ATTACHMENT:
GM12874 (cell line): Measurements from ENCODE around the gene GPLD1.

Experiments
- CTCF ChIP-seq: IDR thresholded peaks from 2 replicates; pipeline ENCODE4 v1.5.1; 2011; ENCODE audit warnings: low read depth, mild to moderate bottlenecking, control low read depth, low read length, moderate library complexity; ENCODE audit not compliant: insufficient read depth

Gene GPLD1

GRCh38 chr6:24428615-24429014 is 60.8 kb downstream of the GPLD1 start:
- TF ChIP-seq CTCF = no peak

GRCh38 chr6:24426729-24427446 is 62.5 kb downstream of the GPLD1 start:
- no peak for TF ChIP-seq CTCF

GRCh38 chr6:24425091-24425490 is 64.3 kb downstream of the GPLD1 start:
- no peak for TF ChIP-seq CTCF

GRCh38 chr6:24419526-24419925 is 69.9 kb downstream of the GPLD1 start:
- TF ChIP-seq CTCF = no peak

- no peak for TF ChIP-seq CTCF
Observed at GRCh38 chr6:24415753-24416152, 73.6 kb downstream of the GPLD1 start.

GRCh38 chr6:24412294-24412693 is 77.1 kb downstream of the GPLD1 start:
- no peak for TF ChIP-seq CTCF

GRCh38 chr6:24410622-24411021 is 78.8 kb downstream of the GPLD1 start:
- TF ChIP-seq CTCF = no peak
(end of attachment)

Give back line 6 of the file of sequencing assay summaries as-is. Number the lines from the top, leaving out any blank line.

- TF ChIP-seq CTCF = no peak